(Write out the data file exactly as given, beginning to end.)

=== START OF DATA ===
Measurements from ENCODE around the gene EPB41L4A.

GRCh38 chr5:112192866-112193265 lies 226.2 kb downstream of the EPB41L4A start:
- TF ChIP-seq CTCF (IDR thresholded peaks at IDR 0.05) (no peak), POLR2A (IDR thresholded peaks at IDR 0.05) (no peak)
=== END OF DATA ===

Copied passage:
Measurements from ENCODE around the gene EPB41L4A.

GRCh38 chr5:112192866-112193265 lies 226.2 kb downstream of the EPB41L4A start:
- TF ChIP-seq CTCF (IDR thresholded peaks at IDR 0.05) (no peak), POLR2A (IDR thresholded peaks at IDR 0.05) (no peak)